Work/Life Balance in Theory, Not in Practice
The National Law Journal reports that the Diversity and Flexibility Connection, a new initiative headed by the Project for Attorney Retention, will bring together a dozen general counsel from major U.S. companies with
managing partners from law firms with good track records on work/life
issues in an effort to develop a list of best practices that promote both diversity and work/life balance among attorneys. What's unique about this initiative is that it combines law firm diversity and work/life balance initiatives, instead of treating them separately.
Still, don't count Yahoo among the participants, at least if a More Magazine profile of new Yahoo CEO Carol Bartz (via the Wall Street Journal blog, The Juggle) is any indication. Essentially, Bartz says that work/life balance is a myth that leads to guilt for working moms.
So what's Bartz's solution? Focus on doing one thing well at a time, instead of trying to be perfect across the board. And from what I could tell, Bartz chose business over family, or at least, that's how it seems to me. From the profile:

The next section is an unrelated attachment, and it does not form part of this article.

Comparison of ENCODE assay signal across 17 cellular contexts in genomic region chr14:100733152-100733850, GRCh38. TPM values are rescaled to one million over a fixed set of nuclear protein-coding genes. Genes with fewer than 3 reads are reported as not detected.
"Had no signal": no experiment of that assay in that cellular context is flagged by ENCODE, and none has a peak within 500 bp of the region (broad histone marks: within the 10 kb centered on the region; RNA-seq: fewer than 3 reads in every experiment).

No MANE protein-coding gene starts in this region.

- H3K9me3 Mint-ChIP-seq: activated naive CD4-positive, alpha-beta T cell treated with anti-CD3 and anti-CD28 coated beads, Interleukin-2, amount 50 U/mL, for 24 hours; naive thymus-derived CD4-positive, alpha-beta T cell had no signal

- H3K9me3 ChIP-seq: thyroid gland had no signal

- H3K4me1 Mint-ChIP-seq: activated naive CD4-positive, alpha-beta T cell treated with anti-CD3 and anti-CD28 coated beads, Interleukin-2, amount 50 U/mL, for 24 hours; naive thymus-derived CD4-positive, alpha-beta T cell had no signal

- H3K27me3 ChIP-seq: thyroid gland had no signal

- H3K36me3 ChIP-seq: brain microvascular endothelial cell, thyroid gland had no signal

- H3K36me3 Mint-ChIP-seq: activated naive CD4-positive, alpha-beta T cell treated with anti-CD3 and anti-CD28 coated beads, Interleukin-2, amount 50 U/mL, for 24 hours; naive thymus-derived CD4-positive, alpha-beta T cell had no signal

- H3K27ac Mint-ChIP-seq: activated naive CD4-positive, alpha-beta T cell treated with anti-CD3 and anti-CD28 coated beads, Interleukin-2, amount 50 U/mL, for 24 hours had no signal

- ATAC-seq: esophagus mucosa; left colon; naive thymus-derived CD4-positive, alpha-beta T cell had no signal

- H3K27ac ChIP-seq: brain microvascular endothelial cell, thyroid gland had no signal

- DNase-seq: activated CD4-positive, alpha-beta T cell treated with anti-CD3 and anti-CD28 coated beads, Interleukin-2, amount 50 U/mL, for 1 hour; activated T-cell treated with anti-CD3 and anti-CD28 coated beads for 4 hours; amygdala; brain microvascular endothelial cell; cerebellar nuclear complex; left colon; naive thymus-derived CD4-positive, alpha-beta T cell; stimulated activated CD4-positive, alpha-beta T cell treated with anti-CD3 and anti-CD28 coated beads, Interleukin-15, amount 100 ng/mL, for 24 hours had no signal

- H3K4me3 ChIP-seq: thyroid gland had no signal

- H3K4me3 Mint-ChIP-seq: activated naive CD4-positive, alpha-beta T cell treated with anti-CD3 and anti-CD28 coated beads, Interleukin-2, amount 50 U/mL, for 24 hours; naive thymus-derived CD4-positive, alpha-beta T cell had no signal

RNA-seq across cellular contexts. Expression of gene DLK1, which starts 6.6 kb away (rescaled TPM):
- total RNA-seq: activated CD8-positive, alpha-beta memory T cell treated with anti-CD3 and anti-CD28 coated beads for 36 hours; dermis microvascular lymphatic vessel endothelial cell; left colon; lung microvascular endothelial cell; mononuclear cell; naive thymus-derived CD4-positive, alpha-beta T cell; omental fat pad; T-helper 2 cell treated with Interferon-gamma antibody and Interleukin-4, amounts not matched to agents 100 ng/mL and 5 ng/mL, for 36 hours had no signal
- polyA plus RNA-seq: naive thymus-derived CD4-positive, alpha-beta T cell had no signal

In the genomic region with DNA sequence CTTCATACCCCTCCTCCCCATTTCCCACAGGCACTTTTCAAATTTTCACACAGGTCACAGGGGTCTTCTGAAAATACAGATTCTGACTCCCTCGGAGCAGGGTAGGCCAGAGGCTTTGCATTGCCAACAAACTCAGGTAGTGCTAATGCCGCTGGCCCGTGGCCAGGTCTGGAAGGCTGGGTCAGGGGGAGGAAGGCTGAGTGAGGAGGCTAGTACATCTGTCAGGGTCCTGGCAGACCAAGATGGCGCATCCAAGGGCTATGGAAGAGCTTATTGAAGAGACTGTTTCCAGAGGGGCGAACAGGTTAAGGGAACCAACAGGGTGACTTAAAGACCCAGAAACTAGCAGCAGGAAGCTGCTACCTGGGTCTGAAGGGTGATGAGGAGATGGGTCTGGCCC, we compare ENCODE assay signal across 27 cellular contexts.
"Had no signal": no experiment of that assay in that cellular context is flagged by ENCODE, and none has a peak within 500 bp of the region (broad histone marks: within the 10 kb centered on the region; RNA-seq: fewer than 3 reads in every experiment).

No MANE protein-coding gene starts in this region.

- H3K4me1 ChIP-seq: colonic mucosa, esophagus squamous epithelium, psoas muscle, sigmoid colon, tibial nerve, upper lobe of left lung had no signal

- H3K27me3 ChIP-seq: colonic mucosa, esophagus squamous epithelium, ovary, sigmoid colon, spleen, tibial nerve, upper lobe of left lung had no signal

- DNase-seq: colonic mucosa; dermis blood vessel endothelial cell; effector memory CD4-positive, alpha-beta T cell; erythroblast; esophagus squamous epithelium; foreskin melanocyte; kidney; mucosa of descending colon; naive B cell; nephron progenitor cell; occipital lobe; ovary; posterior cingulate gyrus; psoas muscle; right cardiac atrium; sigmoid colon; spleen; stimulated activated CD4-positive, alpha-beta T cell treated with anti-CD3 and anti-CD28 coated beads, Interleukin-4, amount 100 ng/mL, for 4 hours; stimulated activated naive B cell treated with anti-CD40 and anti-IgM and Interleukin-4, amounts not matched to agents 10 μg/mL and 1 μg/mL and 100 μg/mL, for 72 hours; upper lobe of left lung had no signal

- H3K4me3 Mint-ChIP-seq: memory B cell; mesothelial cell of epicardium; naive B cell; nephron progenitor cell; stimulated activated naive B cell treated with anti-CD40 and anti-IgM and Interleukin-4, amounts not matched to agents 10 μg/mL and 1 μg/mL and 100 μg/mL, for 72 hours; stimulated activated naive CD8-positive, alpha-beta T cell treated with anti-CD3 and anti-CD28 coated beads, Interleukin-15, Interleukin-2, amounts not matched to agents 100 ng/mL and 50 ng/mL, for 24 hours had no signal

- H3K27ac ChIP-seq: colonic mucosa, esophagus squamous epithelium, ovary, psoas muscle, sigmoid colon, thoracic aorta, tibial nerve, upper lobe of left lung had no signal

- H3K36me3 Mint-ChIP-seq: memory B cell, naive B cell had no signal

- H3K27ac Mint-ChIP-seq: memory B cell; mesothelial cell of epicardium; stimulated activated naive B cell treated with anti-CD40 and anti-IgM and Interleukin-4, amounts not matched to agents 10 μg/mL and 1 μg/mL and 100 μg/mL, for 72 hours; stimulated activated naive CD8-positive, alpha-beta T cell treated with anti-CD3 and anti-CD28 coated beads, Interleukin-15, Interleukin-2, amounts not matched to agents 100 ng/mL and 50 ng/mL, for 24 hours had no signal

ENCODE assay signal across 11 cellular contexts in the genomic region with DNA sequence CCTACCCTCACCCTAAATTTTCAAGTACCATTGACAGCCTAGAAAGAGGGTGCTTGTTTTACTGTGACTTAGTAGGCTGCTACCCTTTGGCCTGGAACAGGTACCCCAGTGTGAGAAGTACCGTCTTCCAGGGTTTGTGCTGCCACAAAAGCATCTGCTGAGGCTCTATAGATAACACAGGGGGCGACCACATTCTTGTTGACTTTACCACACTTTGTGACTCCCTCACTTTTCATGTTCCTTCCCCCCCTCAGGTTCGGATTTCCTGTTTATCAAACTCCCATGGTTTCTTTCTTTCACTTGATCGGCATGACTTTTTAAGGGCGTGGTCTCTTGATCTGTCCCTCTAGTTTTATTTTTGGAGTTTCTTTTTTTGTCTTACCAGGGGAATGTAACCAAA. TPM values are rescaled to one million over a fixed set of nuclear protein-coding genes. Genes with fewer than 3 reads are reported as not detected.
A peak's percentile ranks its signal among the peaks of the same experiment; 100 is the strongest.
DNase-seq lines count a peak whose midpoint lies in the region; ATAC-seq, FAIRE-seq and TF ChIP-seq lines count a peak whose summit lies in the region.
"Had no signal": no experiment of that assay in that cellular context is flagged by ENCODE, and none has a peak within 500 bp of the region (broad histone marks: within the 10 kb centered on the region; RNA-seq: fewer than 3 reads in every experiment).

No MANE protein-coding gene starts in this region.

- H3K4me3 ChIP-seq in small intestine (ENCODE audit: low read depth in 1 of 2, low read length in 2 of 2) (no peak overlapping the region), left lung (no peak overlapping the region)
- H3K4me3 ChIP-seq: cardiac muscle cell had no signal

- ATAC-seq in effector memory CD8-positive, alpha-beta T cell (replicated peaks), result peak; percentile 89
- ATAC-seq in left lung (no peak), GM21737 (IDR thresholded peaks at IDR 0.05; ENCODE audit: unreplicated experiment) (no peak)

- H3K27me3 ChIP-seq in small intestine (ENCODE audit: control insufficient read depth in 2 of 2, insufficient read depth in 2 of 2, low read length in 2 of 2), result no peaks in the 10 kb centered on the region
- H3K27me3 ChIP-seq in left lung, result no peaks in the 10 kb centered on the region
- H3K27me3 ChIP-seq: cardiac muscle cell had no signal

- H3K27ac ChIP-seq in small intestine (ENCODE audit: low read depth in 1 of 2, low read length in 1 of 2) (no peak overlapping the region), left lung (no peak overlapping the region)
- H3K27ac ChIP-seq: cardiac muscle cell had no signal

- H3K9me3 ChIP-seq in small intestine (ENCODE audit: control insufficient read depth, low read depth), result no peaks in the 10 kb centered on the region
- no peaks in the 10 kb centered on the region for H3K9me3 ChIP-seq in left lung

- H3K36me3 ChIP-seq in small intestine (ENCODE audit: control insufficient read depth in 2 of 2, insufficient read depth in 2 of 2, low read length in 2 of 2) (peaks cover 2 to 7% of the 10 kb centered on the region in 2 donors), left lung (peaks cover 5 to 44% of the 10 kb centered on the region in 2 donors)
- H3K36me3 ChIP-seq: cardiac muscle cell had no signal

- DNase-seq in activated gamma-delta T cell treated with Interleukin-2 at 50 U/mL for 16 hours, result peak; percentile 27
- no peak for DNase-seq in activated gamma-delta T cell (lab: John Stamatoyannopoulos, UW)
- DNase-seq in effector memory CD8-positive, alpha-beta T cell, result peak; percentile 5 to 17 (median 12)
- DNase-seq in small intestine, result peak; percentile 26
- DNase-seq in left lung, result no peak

When [Bartz's] daughter was an infant she would spend four days of the week working in California, while her family was back in Dallas. “For four days, I got to use my mind, I got to sleep, I got to have a real career. I had the best of both worlds,” she said. “It was awesome for me, and I don’t think [my daughter] is any the worse for it.” When her daughter got older, mother and daughter would gather around a calendar at the beginning of each school year, and Ms. Bartz would mark a handful of commitments, such as a Halloween party and a Christmas pageant that she wouldn’t miss.
“I’d tell her, ‘These are the times Mommy will be here. Anything else will be a surprise,’” she said. “So she was surprised when I showed up, instead of depressed that I wasn’t at everything. She learned about schedules, she learned about commitments, and I did get to enjoy some of the school times.”
Still, by anyone's measure, Bartz is a success in the workplace. Do Bartz's experiences justify leaving the system as is? Or can it be changed, as PAR believes, to open doors for other women? What are your thoughts?
Posted by Carolyn Elefant on January 15, 2009 at 04:00 PM | Permalink
| Comments (1)